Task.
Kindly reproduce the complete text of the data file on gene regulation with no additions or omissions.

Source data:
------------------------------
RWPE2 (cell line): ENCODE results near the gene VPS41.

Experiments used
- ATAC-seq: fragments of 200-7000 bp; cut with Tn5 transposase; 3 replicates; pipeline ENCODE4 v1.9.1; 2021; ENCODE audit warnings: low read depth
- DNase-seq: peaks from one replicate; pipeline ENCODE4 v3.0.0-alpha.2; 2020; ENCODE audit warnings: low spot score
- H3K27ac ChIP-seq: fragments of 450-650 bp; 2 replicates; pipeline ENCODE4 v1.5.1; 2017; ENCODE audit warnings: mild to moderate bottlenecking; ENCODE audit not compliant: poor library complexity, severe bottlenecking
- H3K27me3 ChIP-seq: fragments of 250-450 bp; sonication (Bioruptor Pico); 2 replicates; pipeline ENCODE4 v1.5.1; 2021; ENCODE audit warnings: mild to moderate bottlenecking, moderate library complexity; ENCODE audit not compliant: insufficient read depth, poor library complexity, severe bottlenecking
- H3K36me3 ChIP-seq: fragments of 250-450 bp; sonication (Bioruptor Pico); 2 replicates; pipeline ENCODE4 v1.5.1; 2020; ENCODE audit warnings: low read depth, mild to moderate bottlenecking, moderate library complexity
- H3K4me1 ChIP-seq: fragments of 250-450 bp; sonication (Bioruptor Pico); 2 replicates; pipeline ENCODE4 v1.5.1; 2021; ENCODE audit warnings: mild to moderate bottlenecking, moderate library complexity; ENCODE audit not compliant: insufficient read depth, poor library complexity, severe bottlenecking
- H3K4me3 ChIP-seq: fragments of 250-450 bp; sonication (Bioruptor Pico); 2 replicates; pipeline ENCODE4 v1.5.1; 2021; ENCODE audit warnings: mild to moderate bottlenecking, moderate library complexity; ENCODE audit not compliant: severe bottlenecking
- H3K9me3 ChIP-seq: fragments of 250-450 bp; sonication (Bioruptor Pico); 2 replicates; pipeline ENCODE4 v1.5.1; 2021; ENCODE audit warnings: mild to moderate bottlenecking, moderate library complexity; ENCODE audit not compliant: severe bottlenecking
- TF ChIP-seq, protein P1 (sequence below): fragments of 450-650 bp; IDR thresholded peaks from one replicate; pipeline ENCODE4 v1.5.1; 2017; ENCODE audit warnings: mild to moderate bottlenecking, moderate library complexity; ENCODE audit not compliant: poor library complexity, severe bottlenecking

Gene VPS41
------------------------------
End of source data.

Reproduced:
RWPE2 (cell line): ENCODE results near the gene VPS41.

Experiments used
- ATAC-seq: fragments of 200-7000 bp; cut with Tn5 transposase; 3 replicates; pipeline ENCODE4 v1.9.1; 2021; ENCODE audit warnings: low read depth
- DNase-seq: peaks from one replicate; pipeline ENCODE4 v3.0.0-alpha.2; 2020; ENCODE audit warnings: low spot score
- H3K27ac ChIP-seq: fragments of 450-650 bp; 2 replicates; pipeline ENCODE4 v1.5.1; 2017; ENCODE audit warnings: mild to moderate bottlenecking; ENCODE audit not compliant: poor library complexity, severe bottlenecking
- H3K27me3 ChIP-seq: fragments of 250-450 bp; sonication (Bioruptor Pico); 2 replicates; pipeline ENCODE4 v1.5.1; 2021; ENCODE audit warnings: mild to moderate bottlenecking, moderate library complexity; ENCODE audit not compliant: insufficient read depth, poor library complexity, severe bottlenecking
- H3K36me3 ChIP-seq: fragments of 250-450 bp; sonication (Bioruptor Pico); 2 replicates; pipeline ENCODE4 v1.5.1; 2020; ENCODE audit warnings: low read depth, mild to moderate bottlenecking, moderate library complexity
- H3K4me1 ChIP-seq: fragments of 250-450 bp; sonication (Bioruptor Pico); 2 replicates; pipeline ENCODE4 v1.5.1; 2021; ENCODE audit warnings: mild to moderate bottlenecking, moderate library complexity; ENCODE audit not compliant: insufficient read depth, poor library complexity, severe bottlenecking
- H3K4me3 ChIP-seq: fragments of 250-450 bp; sonication (Bioruptor Pico); 2 replicates; pipeline ENCODE4 v1.5.1; 2021; ENCODE audit warnings: mild to moderate bottlenecking, moderate library complexity; ENCODE audit not compliant: severe bottlenecking
- H3K9me3 ChIP-seq: fragments of 250-450 bp; sonication (Bioruptor Pico); 2 replicates; pipeline ENCODE4 v1.5.1; 2021; ENCODE audit warnings: mild to moderate bottlenecking, moderate library complexity; ENCODE audit not compliant: severe bottlenecking
- TF ChIP-seq, protein P1 (sequence below): fragments of 450-650 bp; IDR thresholded peaks from one replicate; pipeline ENCODE4 v1.5.1; 2017; ENCODE audit warnings: mild to moderate bottlenecking, moderate library complexity; ENCODE audit not compliant: poor library complexity, severe bottlenecking

Gene VPS41